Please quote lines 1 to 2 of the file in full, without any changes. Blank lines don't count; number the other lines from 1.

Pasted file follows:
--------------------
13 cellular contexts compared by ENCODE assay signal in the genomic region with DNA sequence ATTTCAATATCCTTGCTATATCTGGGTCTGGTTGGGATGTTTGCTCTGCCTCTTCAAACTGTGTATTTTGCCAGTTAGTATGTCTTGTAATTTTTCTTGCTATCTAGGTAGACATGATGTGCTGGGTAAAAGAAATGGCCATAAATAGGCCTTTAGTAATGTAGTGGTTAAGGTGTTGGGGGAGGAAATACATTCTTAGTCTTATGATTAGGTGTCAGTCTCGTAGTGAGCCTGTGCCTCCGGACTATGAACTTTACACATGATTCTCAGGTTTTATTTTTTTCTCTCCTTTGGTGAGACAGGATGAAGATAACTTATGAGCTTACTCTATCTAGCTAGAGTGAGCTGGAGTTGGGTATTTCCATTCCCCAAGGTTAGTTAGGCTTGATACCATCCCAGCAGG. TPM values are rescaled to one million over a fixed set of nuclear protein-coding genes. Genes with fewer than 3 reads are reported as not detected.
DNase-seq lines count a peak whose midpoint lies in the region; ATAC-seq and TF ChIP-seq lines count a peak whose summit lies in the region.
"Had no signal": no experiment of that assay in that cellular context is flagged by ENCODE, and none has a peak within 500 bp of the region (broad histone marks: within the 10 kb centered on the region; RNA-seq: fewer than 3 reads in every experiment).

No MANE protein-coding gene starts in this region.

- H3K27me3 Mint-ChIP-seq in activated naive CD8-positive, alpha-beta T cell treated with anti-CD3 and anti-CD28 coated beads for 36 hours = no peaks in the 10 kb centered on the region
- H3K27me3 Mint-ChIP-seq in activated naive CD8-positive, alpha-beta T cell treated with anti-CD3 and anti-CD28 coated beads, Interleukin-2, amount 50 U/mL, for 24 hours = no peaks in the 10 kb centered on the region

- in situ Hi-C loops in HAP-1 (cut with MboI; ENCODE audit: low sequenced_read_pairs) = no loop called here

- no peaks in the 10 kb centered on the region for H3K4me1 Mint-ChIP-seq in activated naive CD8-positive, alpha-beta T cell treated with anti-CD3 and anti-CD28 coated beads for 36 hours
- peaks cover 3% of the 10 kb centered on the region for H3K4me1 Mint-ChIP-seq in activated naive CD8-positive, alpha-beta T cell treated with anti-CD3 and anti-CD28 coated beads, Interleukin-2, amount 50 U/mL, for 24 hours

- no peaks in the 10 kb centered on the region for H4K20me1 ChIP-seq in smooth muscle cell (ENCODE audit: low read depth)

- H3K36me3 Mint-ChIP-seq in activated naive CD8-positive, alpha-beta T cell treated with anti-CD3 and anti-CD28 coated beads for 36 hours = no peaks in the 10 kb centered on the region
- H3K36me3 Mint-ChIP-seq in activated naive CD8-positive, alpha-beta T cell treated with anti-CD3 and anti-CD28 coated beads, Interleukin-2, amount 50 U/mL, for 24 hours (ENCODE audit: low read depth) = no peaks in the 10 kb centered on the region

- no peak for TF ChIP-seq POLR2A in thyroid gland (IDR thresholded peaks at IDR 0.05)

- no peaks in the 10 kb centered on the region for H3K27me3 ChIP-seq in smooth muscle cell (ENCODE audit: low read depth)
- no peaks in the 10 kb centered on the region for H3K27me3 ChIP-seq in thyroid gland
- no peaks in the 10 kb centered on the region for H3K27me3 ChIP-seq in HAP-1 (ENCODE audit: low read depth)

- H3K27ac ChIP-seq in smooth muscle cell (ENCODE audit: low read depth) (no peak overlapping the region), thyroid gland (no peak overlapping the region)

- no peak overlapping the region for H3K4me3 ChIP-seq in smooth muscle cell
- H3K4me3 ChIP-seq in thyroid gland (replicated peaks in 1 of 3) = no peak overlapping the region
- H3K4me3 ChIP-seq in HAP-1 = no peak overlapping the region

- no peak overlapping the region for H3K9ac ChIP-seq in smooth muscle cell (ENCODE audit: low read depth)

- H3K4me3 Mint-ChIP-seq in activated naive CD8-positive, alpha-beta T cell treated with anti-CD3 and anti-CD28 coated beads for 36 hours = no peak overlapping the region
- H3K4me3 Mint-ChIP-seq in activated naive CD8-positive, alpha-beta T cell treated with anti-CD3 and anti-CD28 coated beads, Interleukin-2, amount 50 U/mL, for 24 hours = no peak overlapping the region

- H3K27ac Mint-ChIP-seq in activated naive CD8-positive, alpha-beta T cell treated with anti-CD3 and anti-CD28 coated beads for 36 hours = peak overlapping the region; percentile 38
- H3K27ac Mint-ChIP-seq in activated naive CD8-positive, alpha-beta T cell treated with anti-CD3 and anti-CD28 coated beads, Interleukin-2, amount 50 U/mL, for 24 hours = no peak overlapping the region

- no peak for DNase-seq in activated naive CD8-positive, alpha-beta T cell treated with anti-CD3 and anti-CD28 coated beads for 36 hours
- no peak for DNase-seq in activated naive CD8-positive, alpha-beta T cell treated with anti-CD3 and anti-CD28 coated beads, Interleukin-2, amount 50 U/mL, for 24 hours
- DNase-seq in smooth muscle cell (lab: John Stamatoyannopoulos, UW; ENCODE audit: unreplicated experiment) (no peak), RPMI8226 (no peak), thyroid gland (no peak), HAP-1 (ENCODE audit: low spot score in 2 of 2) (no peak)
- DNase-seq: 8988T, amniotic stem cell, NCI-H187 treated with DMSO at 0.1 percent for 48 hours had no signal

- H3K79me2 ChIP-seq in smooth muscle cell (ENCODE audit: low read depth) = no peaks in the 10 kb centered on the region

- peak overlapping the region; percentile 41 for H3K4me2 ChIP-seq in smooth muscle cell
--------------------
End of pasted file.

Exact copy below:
13 cellular contexts compared by ENCODE assay signal in the genomic region with DNA sequence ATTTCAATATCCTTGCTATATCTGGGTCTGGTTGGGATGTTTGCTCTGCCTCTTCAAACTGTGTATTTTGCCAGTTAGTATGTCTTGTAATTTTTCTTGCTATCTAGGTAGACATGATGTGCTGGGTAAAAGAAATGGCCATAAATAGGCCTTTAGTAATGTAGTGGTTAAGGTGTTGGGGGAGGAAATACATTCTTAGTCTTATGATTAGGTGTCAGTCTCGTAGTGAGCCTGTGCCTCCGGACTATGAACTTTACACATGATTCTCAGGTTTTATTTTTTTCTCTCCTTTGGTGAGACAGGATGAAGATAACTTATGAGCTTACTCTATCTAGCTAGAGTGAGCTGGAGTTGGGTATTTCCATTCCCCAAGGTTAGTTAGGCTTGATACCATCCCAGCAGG. TPM values are rescaled to one million over a fixed set of nuclear protein-coding genes. Genes with fewer than 3 reads are reported as not detected.
DNase-seq lines count a peak whose midpoint lies in the region; ATAC-seq and TF ChIP-seq lines count a peak whose summit lies in the region.